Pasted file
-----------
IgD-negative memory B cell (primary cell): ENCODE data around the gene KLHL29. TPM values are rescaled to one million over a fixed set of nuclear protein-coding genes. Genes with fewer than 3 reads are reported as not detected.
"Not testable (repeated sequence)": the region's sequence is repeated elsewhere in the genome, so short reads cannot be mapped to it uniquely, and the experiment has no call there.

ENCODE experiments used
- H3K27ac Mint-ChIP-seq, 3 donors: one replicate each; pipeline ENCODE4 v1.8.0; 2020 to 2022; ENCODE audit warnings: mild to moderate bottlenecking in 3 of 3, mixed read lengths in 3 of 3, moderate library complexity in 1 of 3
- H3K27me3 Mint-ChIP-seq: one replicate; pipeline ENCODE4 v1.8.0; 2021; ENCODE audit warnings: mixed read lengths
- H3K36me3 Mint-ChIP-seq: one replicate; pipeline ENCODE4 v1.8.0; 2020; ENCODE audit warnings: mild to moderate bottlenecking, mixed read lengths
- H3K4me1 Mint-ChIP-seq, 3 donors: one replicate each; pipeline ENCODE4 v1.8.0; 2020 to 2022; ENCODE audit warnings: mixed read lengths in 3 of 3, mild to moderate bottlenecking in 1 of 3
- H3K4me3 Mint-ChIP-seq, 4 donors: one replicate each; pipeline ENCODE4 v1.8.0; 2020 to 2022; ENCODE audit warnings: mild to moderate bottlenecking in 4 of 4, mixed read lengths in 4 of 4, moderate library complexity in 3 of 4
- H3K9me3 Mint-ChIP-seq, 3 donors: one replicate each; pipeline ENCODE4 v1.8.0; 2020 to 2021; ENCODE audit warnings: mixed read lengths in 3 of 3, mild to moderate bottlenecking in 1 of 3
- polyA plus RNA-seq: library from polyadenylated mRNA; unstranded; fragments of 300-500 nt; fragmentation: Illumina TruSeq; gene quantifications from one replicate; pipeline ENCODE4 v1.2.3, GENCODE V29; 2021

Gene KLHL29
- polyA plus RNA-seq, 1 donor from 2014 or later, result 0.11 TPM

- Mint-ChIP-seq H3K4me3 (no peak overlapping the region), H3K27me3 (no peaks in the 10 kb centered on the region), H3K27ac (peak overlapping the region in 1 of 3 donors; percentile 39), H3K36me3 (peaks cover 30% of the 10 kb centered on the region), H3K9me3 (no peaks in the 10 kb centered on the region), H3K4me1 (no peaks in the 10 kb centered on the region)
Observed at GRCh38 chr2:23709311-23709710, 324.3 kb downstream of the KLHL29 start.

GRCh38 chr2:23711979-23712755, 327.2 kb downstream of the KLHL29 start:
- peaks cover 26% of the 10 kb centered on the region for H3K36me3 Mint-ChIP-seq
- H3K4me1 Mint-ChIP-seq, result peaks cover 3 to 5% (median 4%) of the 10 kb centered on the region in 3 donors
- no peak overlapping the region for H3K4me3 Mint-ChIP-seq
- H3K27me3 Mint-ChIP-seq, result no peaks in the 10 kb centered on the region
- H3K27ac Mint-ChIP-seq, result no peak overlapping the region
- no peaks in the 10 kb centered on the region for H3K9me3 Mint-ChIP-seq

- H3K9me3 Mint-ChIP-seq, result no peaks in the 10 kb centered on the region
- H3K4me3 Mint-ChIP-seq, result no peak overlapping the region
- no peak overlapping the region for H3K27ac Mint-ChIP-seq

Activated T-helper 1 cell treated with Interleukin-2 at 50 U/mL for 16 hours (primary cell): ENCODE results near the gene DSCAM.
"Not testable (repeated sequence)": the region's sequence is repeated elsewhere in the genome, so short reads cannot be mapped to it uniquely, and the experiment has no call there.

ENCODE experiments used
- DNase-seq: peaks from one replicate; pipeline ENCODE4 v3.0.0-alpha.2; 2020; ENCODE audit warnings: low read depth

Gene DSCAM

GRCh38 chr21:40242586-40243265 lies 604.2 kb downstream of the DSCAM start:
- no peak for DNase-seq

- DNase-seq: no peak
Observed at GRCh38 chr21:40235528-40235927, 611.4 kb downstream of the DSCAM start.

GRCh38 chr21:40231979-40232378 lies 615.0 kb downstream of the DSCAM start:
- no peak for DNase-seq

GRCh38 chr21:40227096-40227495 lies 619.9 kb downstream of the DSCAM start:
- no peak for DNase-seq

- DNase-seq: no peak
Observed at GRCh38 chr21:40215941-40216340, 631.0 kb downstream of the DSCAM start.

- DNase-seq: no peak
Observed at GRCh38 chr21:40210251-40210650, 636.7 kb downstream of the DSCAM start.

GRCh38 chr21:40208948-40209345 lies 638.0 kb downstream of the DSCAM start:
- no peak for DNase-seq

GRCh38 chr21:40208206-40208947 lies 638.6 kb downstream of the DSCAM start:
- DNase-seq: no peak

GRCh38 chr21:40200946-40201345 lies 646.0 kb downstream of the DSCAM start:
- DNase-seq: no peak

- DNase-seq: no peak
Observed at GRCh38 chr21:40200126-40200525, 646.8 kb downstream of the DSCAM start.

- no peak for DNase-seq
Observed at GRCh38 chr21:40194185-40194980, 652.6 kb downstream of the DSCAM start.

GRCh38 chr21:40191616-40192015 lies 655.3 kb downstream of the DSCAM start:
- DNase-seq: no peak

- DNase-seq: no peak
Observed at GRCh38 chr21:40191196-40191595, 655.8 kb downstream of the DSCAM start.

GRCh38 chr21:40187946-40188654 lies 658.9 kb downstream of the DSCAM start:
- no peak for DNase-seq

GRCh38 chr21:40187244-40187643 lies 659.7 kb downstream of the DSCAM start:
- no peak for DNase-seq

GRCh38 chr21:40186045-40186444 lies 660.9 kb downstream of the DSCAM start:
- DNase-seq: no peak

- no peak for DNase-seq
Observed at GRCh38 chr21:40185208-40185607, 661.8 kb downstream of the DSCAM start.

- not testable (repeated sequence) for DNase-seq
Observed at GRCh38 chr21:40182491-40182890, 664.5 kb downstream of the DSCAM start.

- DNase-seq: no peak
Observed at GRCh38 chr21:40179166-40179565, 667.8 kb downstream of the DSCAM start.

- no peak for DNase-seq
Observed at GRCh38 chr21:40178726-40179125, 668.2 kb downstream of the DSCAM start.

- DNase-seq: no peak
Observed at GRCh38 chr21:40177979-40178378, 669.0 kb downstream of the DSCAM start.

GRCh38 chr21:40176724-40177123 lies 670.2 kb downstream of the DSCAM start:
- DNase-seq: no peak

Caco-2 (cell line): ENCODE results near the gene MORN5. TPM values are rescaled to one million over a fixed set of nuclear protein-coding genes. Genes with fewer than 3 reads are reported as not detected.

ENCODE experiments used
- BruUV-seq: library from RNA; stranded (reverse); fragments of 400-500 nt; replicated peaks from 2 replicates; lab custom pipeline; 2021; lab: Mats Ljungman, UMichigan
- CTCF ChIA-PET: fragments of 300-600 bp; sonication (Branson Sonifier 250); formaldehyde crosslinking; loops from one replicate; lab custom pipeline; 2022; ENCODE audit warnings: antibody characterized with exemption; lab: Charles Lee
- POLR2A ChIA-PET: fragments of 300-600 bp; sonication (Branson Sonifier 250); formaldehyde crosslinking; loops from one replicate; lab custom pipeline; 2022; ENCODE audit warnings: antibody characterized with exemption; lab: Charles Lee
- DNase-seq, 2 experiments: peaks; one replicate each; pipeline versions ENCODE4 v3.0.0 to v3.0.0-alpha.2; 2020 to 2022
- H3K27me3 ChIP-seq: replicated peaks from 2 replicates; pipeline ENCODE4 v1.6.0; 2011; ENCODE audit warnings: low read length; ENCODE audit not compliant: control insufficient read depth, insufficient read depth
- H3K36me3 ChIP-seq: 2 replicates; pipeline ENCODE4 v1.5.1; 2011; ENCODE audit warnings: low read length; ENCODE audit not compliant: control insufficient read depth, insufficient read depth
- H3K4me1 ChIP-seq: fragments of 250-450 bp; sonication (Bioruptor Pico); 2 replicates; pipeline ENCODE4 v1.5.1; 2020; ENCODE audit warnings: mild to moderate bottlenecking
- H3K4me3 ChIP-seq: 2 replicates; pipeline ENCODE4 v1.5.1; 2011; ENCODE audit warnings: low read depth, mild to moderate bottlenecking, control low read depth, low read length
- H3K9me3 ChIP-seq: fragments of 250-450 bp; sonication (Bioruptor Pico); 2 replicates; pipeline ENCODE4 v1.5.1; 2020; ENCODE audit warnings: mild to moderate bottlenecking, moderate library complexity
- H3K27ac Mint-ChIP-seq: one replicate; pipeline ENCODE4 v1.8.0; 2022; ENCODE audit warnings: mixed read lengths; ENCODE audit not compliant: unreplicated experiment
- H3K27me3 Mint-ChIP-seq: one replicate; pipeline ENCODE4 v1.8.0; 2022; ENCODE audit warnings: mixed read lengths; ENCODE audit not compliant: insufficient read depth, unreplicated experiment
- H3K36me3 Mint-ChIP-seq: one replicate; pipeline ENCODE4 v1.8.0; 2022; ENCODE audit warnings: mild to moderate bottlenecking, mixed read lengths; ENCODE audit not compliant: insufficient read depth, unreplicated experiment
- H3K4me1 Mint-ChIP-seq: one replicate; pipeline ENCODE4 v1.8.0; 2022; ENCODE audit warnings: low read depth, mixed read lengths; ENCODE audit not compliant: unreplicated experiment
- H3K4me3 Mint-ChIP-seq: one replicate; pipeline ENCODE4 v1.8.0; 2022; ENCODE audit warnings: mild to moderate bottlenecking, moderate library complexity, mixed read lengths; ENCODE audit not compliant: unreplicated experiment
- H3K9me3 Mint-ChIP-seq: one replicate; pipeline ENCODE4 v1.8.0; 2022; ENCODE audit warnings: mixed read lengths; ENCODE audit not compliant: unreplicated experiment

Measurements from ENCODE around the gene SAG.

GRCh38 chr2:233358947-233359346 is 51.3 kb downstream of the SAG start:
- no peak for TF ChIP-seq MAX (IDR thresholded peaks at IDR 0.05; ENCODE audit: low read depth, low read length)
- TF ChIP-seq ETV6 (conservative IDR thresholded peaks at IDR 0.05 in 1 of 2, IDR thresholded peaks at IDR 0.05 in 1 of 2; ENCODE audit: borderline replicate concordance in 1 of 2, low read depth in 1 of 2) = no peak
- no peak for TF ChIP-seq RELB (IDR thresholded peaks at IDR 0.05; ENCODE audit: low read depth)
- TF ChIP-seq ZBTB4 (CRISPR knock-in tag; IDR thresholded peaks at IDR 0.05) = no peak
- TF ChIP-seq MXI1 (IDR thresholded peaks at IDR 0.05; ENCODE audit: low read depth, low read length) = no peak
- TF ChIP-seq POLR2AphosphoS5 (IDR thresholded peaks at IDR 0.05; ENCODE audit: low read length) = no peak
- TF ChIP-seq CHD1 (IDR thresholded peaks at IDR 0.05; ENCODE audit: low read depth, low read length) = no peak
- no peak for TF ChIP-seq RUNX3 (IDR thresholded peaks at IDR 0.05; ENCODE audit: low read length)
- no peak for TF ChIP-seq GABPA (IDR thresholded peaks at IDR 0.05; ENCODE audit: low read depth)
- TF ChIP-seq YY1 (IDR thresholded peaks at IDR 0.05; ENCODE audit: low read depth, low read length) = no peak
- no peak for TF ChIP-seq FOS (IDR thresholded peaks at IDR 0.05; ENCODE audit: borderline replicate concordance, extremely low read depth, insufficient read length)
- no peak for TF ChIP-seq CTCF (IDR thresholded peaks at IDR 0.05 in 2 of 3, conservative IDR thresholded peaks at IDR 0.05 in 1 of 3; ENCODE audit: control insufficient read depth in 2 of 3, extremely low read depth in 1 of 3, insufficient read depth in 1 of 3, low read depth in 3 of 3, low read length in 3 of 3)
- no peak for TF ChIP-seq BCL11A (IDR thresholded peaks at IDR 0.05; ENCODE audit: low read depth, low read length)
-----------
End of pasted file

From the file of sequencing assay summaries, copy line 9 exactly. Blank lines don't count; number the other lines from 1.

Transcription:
- H3K9me3 Mint-ChIP-seq, 3 donors: one replicate each; pipeline ENCODE4 v1.8.0; 2020 to 2021; ENCODE audit warnings: mixed read lengths in 3 of 3, mild to moderate bottlenecking in 1 of 3